“Being a Scholar helped me get into a top-tier graduate school in biophysics and to be awarded an NSF GRFP
As a freshman, I thought I had my future planned out – med school. I only joined a biochemistry lab so that I would have a more compelling application. Within a year though, I was presenting at a national scientific conference and it no longer felt as if my plans matched my passions.
Working in a lab was exciting and exhilarating. Every triumph led us closer to understanding. Even the failures were intriguing as they helped direct and refine the way we approached the scientific problem. Research felt like a never-ending jigsaw puzzle (and I love puzzles so that was a perk) where I got to ask my own questions and help find original answers. Medical school was looking more and more like a not so-perfect fit for me.
Then came intro physics my sophomore year. With it, I fell down the proverbial rabbit hole into the strange world of quantum physics. I was enamored, so I added a physics major and wanted to understand dark matter and dark energy. Eventually my curiosity for biochemistry and physics led me to the emerging field of quantum biology.
As I think about the Goldwater Scholarship, it has – on one level – had a huge impact on my plans. Being a Scholar helped me get into a top-tier graduate school in biophysics and to be awarded an NSF GRFP Honorable Mention.
On another level, being a Scholar has had an impact on me. It helped me to distill and concentrate my disparate passions by challenging me to focus on my motivations. Though exhausting, the Goldwater application forced me to explain “me” to myself. Initially, I felt like the most uninteresting person in the world. There were many moments in life that have defined and shaped me, so how could I pick just one?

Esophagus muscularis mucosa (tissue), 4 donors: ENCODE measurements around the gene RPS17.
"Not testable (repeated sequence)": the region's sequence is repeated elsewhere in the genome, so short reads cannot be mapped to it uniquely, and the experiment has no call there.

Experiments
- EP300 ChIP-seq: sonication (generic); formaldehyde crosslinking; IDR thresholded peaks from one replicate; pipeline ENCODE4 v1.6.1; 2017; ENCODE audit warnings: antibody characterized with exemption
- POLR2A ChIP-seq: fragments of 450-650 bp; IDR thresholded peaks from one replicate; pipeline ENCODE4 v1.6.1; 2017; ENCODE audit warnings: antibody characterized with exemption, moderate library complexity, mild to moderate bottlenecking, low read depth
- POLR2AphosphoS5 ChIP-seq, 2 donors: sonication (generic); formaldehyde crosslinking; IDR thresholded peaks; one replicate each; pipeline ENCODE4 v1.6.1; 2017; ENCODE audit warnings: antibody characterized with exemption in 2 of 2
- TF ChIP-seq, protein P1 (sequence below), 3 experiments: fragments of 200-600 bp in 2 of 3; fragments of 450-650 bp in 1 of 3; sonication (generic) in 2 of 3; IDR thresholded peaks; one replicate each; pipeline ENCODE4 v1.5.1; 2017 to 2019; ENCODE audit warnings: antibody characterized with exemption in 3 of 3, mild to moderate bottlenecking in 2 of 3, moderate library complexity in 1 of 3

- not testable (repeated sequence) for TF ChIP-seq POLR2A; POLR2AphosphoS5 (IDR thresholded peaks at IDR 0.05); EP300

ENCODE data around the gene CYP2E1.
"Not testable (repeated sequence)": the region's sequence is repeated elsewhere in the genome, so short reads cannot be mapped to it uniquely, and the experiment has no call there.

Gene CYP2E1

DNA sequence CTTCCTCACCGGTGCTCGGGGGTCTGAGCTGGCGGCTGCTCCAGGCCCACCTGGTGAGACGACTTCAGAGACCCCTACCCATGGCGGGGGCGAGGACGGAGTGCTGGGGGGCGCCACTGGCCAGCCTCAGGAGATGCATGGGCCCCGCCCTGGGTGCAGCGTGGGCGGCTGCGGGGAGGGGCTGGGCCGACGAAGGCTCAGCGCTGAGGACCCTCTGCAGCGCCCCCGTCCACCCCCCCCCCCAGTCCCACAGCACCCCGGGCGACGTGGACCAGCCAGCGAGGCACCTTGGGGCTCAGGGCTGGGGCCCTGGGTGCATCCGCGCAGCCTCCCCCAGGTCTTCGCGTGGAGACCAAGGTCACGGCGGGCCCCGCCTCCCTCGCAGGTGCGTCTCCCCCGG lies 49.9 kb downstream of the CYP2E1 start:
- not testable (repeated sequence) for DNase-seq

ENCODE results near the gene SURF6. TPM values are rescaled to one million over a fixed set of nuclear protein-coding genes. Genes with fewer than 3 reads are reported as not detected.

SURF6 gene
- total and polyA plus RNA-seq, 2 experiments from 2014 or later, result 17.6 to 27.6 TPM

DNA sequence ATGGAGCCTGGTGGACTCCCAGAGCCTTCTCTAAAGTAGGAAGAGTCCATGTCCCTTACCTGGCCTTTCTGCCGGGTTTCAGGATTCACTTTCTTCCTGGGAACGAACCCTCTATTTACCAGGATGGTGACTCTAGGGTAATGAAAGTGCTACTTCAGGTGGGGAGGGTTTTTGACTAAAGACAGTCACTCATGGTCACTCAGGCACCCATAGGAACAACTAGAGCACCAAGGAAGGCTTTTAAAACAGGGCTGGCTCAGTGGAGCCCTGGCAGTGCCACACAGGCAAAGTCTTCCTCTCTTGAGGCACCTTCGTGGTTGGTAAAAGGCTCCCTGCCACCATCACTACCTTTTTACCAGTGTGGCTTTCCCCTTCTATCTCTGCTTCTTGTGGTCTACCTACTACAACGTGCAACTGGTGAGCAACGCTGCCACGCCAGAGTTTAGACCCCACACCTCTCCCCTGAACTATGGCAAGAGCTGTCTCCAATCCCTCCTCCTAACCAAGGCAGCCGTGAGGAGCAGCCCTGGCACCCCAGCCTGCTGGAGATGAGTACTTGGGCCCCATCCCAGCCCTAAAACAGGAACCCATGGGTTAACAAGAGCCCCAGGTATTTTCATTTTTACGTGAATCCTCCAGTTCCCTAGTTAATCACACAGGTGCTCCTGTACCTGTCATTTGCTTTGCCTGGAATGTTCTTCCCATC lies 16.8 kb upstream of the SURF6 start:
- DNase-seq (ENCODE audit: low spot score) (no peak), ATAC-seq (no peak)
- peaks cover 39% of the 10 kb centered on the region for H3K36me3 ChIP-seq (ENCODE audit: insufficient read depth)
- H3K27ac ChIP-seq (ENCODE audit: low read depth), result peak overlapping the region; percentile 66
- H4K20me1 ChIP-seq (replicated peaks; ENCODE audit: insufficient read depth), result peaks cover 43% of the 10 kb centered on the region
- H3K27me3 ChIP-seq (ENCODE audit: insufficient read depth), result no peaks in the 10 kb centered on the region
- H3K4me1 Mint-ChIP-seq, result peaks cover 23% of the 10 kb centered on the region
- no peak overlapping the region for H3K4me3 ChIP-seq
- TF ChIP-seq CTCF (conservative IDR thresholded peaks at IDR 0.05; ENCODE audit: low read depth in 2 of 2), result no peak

What I figured out while competing for the Goldwater Scholarship was the common denominator to all my inspirational memories. Finding it was hard because it was so mundane that I often forget that it started my entire higher-education journey. It was when my pediatrician told me that he too was dyslexic and that he had attended the same special school as me. Before then, I never thought that someone with dyslexia could go so far in life when reading a single sentence took so much effort. So, being a Goldwater Scholar has had a special impact because it reassures me that I belong in the research world.
In May 2019, I graduated from Miami University with a B.S in biochemistry and a B.A in physics. I appreciate the many research opportunities Miami provided. I have worked in two labs during my time here. Professor Michael Kennedy introduced me to the world of research, but Professor Paul Urayama, another Goldwater Scholar, has inspired me to become a research professor. His passion for teaching and research makes him a model Scholar—one I hope to emulate one day. I am continuing my education as I pursue a PhD in biophysics at the University of California, Berkeley. I plan to focus my research on the area of quantum biology. I hope by analyzing photosystems, I can help find better, more efficient renewable energy sources. While my research will focus around alternative energy, I also plan to direct my time and efforts outside the lab towards mentoring. Mentors have drastically shaped my future. I want to encourage more students with disabilities to believe in themselves and to follow their passions.